Re:The Fedora paperwork is the current killer (0)

Anonymous Coward | more than 7 years ago | (#17313144)

Thank you. I hope it's true and that something actually gets done about it. It's exciting, and a pleasure, to be able to give something back to a community. It's also a deep disappointment to find roadblocks which prevent you from doing this. The minization of these roadblocks is what makes other distros vibrant. I was seriously considering switching distros, as I'd rather be closer to a community which accepts my input, than one which rejects it. Perhaps I'll hang around Fedora a bit longer and see what happens with it.

High time to stop duplication (4, Insightful)

namityadav (989838) | more than 7 years ago | (#17306048)

I think the first objective for all the Open Source teams should be to stop duplication. A lot of our resources are wasted in getting features ported from other applications and (Even worse) redoing features on different applications (Because of underlying differences). I know that one of the strengths of Open Source is to have "choices", but some of these choices are just plain silly. I am not asking for these choices to go away completely. But there should be at least some sort of coherence between different alternatives (They already have some coherence, thanks to the Kernel .. but we need to see a lot more of the same in more higher level applications too)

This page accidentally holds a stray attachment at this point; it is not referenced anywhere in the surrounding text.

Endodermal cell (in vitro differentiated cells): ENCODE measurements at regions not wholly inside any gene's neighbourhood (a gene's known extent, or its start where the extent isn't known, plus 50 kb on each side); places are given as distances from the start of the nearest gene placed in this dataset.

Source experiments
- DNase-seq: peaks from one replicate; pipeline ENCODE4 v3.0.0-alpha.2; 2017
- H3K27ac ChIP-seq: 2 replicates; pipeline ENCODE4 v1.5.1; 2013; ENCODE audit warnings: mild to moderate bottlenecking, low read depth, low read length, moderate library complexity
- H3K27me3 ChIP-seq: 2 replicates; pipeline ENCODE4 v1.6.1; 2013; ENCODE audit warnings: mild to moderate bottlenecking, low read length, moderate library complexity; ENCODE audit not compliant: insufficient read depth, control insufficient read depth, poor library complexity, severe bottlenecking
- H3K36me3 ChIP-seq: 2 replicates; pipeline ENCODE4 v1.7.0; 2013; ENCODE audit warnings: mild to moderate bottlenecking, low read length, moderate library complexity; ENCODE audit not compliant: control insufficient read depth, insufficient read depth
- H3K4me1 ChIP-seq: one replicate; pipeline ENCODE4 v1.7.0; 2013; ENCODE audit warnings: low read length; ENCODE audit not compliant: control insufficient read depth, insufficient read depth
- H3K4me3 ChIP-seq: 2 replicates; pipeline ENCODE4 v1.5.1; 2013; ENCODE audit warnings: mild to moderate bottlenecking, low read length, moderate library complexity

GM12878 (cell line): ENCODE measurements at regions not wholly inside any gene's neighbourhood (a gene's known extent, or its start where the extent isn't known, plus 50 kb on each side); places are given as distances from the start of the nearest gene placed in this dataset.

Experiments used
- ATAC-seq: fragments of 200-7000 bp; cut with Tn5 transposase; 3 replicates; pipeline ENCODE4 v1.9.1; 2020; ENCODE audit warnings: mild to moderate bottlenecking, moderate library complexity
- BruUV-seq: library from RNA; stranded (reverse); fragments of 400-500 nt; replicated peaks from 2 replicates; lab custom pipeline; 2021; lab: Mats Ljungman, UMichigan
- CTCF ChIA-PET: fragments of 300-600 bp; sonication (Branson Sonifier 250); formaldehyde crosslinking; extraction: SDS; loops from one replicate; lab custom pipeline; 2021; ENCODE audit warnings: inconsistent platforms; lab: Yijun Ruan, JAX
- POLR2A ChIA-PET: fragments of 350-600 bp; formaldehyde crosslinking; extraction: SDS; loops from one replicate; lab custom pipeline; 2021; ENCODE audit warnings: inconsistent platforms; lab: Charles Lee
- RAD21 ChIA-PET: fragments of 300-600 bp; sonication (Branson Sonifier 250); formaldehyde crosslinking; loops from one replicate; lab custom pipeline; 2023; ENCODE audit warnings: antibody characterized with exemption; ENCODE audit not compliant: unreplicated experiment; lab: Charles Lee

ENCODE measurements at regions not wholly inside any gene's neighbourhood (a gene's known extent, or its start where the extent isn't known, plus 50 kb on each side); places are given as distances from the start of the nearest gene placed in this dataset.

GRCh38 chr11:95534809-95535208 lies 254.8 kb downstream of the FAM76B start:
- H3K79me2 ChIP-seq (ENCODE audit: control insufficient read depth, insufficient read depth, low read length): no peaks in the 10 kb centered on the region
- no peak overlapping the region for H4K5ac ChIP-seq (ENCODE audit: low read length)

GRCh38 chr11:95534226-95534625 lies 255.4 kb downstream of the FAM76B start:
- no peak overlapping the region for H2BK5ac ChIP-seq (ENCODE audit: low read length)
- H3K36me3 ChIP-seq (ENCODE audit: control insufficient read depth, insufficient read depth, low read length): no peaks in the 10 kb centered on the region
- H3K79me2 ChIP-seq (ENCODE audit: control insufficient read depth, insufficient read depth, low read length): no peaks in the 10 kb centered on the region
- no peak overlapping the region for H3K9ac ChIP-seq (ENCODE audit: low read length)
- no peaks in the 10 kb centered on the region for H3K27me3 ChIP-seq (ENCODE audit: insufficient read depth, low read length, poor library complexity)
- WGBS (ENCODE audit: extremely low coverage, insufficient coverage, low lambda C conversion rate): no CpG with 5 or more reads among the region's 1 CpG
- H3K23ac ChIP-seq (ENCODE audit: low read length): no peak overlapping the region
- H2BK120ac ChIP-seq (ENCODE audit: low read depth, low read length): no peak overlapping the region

Imagine how much more work could be done to a package manager if every distro was using the same. Imagine how good OpenOffice and KOffice could have been if there were not 200 other Open Source alternatives. I am glad to hear about efforts to unify KDE and Gnome. We need to focus on something similar for a lot of other applications too. And this should be one of the top most priorities for Redhat, Novell, Ubuntu/Debian teams.

Re:High time to stop duplication (1)

Kelson (129150) | more than 7 years ago | (#17306400)

A lot of our resources are wasted in getting features ported from other applications and (Even worse) redoing features on different applications (Because of underlying differences).

OK, which project would we have been better off without? Can you be sure that Project A would have come up with the feature they were copying from Project B? Or that Project B would have been as successful without learning from Project C's mistakes? If the people from Project B had been working on Project A instead, would that nifty feature have made it through the design process to prove its appeal?

Choices aren't just good for their own sake. They're good because each project is going to have its own sensibilities, and is going to go off and try different things. Some ideas will be successful. Some will not. After the Mozilla Suite, Netscape 6, Galeon, and K-Meleon, it finally took Firefox to weaken IE's stranglehold. If everyone had just stuck with contributing to the Mozilla Suite, there's a good chance they would never have hit upon the type of browser that would be positioned to take advantage of crumbling confidence in IE.

Re:High time to stop duplication (1)

fishboiler (1041814) | more than 7 years ago | (#17306566)

What is nice with firefox is that they have limited user choice from the start by excellent packaging and limiting of features. Open source can be successful either on a a pure technical basis (like MRTG for example) or by the combination of marketing, technical merit and packaging like firefox.

Re:High time to stop duplication (1)

asuffield (111848) | more than 7 years ago | (#17310252)

Firefox has not succeeded based on technical merit, it's succeeded based on being the only damn thing out there, unless you use KDE or proprietary software. On Windows, it's been driven by marketing (largely by Google).

If it was a choice based on technical merit, we wouldn't be going with the memory-leaking hog.

Re:High time to stop duplication (2, Interesting)